The local German commander in Sokoliki Gorskie – Tarnawa was a quiet and educated man who loved chess. I think he came from Cologne, but I no longer know his name. I also think that he had the rank of Hauptmann. It would be very easy to determine this via German military reports. The garrison in Sokoliki Gorskie – Tarnawa had a special butcher’s department, and made sausages and other meat products for the Wehrmacht.

In September of 1944 my old friend Michael Kampel visited me, bringing news and money from my current wife who was hiding at the time in Mogila.

Because this town was endangered by bands of Ukrainian partisans, I decided to leave Tarnawa to reach Hungary by walking through the woods at night. I arrived in Uzhorod in mid-October. Uzhorod was completely cleansed of Jews [judenrein]; all the Jews had already been relocated [umgesiedelt] when I arrived. I lived in a building that had belonged to a Jewish family, near the bridge, in the same complex [Block] as the Gestapo office.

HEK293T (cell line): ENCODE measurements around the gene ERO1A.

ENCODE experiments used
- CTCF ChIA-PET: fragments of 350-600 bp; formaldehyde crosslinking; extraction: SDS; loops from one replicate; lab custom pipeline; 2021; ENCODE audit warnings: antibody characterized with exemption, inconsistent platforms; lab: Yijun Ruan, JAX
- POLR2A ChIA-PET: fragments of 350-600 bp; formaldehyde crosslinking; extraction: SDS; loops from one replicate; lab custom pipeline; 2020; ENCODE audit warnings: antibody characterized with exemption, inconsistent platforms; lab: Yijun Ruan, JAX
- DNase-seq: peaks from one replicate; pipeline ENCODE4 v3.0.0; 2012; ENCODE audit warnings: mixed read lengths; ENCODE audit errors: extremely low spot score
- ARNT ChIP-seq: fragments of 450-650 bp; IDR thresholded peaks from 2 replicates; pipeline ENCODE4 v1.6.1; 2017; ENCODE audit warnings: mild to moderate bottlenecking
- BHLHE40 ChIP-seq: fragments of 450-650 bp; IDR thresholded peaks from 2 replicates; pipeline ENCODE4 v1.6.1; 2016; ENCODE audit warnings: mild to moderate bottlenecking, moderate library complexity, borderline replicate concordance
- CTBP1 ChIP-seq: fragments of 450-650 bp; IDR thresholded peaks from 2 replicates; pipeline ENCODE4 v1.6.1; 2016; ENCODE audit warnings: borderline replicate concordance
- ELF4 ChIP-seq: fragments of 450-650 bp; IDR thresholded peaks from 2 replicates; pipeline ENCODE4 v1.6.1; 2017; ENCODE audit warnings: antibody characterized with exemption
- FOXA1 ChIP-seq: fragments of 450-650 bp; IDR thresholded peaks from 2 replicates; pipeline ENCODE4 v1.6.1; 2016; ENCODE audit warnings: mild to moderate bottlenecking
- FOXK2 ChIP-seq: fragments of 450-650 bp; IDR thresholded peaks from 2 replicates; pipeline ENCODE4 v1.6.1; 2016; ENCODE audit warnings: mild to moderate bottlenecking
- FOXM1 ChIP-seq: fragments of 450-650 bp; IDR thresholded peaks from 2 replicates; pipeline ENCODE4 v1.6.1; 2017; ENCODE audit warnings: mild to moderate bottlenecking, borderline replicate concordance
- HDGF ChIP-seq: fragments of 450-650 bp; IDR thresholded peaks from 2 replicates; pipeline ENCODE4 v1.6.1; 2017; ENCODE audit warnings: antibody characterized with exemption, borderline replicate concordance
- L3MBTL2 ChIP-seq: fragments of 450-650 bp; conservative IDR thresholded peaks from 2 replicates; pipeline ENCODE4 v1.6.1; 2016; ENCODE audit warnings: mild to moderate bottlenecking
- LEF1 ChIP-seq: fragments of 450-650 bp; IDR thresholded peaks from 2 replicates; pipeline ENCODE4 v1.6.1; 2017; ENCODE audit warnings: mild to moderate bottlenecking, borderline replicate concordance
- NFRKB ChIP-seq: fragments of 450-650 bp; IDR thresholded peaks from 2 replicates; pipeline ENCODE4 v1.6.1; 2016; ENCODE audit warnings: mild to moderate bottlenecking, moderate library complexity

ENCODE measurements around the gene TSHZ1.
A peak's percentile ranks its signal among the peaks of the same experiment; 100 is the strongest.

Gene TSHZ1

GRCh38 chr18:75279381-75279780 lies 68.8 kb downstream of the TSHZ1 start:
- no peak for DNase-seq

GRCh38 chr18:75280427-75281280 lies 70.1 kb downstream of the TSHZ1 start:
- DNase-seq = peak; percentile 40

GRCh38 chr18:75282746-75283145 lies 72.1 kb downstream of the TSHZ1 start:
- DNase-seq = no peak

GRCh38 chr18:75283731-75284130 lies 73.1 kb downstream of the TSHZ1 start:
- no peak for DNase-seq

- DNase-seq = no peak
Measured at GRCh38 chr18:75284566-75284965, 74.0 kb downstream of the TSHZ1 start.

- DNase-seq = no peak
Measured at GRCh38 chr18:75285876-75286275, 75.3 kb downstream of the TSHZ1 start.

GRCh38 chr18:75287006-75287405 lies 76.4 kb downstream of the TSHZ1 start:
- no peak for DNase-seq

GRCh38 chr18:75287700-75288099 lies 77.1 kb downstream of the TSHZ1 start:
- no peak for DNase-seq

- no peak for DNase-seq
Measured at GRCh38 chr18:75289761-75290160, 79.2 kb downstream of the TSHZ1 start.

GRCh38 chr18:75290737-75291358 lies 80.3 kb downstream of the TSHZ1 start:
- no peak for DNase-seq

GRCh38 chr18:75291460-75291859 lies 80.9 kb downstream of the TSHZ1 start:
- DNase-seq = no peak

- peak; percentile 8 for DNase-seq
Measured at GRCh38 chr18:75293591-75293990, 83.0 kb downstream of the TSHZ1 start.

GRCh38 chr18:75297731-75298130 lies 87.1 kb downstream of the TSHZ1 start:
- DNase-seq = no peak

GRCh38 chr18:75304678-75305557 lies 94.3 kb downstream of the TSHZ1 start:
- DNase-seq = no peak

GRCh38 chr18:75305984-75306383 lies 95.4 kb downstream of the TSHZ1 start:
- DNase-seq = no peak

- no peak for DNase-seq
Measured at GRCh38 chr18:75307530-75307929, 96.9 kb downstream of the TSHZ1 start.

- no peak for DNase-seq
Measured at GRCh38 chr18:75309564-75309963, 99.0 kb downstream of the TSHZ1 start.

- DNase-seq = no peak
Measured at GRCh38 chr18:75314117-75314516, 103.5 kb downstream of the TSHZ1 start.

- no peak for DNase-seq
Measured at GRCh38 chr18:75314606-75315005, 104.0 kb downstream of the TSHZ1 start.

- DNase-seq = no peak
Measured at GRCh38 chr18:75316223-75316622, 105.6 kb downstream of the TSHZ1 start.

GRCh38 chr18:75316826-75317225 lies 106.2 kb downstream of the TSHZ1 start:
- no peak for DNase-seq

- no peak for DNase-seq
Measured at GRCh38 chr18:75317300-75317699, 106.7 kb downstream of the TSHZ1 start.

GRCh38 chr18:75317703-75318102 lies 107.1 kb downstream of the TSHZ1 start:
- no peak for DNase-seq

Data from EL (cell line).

I was liberated in Uzhorod by the Russians on 27 October 1944.
Supporting documentation from an old friend:

Affidavit of Michael Kampel

I, Michael Kampel, New York, resident of New York, 1530 Plimpton Avenue, merchant, do declare the following under oath in connection with the restitution [application] of Mr. Jan Thomas Baran, earlier Cytryn: